But there were problems.  I couldn’t get a national booking agent for Slim or Dukes and that proved to be frustrating.  There is a belief that you have to pay your dues in blues.  Meaning, you have to be “out there” doing endless numbers of gigs, for years at a time, gradually building a following, until bigger labels or booking agencies will consider you.  But things are considerably more expensive now than in the 50’s or 60’s, and opportunities for playing blues on the road are more limited.  I called every major booking agency, spoke to the head of each one of them, and the story was always the same:  they can’t take on a band that does not command a large salary, because the booking fee is 10%.  While I could understand this on an intellectual level, it seemed to me that it would restrict blues to people with enough money to weather the myriad of expenses necessary to record and tour.  I could see for myself from following the national blues scene that this was impacting the type of emerging blues artist.  One has read the stories of how Bruce Iglauer started Alligator on $1500 (in the early 70’s) by taking Hound Dog Taylor on the road, hitting a lot of college towns.  This is no longer feasible, unless you have huge financial backing.

However, I did manage to land a mid-level booking agency by offering them 20% (you have to be creative).  In the summer of 2002, they booked Slim and Dukes into a few major festivals on the east coast (N. Atlantic and Pocono) and also booked them on month-long tours along the Atlantic Coast.  As you can imagine, this was an enormous expense for my backers and myself, because vans had to be rented and blues clubs don't really cover motel expenses for no name bands.  But we did the tours (I toured with Dukes) and it was amazing to think that, just in a few years, people who had been playing in total obscurity were now being seen by thousands of people.  The tours went well and the bands were well received, but the expenses tended to diminish some of the excitement I felt.  By then, my investors were getting anxious and the financial fallout during the post 9/11 era was damaging. 

My distributor, City Hall Records, was a solid national one who got us into most of the chains and dealt with a large number of smaller regional distributors.  However, Tower Records was the only chain that took our CDs in nationally.  Borders, Best Buy, Barnes and Noble, Sam Goody, and others, only took us in regionally and so we didn’t have enough CDs in the stores to cover expenses.  My investors refused to put up more money if there wasn't enough product in the stores to at least have a chance of making back the investment.  I was caught between a rock and a hard place.  The distributor claimed that it was the label’s job to create interest and that it wasn’t necessary for product to be out there.  Eventually, Tower Records went under and that was pretty much the end of my financial involvement in the label.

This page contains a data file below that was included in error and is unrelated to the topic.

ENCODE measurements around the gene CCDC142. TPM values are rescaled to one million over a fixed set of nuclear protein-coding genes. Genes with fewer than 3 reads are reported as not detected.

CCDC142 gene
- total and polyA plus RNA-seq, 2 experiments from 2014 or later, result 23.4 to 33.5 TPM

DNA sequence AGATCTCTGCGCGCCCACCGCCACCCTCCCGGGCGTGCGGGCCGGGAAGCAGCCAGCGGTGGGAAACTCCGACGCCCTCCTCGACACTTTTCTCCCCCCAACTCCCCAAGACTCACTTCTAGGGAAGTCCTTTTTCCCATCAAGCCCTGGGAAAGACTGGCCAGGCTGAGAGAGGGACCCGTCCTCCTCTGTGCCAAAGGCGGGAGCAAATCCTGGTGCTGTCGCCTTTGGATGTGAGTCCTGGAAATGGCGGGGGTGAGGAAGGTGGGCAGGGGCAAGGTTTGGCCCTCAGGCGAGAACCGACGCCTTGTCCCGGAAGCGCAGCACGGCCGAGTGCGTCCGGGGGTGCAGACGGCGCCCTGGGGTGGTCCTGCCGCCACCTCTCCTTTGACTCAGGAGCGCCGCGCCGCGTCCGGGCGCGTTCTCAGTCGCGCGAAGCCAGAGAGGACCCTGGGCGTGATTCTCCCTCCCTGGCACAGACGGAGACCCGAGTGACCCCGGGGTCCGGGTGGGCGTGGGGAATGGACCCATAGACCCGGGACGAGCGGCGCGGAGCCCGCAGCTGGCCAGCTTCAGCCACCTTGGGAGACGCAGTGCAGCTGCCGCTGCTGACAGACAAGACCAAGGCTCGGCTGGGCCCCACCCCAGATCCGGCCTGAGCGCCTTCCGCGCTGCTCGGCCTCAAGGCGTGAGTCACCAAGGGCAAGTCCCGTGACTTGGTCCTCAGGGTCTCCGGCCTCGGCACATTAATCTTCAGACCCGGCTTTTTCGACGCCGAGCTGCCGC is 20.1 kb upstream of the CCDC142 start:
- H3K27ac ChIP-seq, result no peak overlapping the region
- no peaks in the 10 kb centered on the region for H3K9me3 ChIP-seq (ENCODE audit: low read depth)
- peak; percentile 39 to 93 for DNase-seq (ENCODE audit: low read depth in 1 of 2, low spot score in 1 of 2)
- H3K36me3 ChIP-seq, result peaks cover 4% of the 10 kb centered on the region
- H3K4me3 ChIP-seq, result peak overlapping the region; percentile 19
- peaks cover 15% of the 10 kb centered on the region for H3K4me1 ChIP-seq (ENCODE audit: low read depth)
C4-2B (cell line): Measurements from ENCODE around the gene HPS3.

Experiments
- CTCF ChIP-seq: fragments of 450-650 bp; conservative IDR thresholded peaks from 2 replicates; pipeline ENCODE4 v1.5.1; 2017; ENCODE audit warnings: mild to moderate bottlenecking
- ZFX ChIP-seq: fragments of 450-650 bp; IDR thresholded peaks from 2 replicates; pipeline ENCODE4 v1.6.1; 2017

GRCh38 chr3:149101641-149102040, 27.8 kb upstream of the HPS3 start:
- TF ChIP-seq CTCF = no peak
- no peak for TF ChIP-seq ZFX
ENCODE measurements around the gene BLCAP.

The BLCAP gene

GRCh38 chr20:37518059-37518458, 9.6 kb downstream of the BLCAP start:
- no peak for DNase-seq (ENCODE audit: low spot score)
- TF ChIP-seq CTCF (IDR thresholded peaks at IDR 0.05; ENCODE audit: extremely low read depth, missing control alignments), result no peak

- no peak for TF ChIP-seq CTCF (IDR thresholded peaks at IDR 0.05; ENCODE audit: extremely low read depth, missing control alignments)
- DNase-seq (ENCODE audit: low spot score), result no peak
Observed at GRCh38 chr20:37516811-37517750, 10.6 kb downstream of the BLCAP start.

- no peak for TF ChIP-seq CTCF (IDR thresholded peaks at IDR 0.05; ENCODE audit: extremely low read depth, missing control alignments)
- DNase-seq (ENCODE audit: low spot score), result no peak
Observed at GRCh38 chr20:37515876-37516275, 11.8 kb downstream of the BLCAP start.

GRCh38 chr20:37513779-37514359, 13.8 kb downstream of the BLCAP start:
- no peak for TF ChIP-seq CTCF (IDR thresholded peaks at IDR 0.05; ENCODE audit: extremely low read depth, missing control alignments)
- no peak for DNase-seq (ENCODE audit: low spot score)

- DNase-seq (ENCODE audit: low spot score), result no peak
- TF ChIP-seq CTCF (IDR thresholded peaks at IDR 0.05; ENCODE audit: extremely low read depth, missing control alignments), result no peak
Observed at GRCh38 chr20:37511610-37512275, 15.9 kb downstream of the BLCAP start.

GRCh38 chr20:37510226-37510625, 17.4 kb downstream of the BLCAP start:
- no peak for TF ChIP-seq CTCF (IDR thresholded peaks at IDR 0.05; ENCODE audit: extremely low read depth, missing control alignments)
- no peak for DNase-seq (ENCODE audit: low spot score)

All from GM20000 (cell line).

But, one of our goals was to put out black blues and give deserving black blues artists a chance to play their music and get some publicity.  In this regard, we were successful.  Dozens of South Central artists played on our CDs, gigged with us, and were written up in blues publications.  Slim took ownership of the label in 2005 and has kept it going and carrying forth our original plan.  He has found people to help release CDs, but without a large amount of money, it is virtually impossible to make any.                    

Large retail chains that sell CDs won’t deal with you if you don’t have a huge budget for promotion.  Furthermore, blues radio is quite limited and doesn’t reach nearly enough people to have an impact on CD sales.  Of course, CD sales are down in general and so it is even harder than ever to sell CDs.  In blues, it is vitally important the artists tour because this obviously brings in publicity and is also the main way for bands to sell CDs.  But the number of blues clubs is shrinking and the pay scale is quite low.  Only very well known bands, on major labels such as Alligator, Blind Pig, Telarc, etc., are able to find booking agencies capable of booking decent tours.  So this Catch 22 of "no label = no publicity and no publicity = no label" permeates the blues world.  This means there is no chance of making money by playing blues unless you have a bunch of it to start off.  Consequently blues rarely attracts the type of people that made it so great in the 40’s and 50’s.  People like Muddy, the Kings, Wolf, Sam, Rush, James, Koko Taylor, Guy, et al, went into blues, in part, because they could make a living at it.  This is no longer possible for many talented people.  I believe that those who care about sustaining this art form need to think of ways to find and support talent in their formative years.  I believe there are ways to do this, and it would be interesting to continue this discussion.

Copyright This article is owned by Jerry Rosen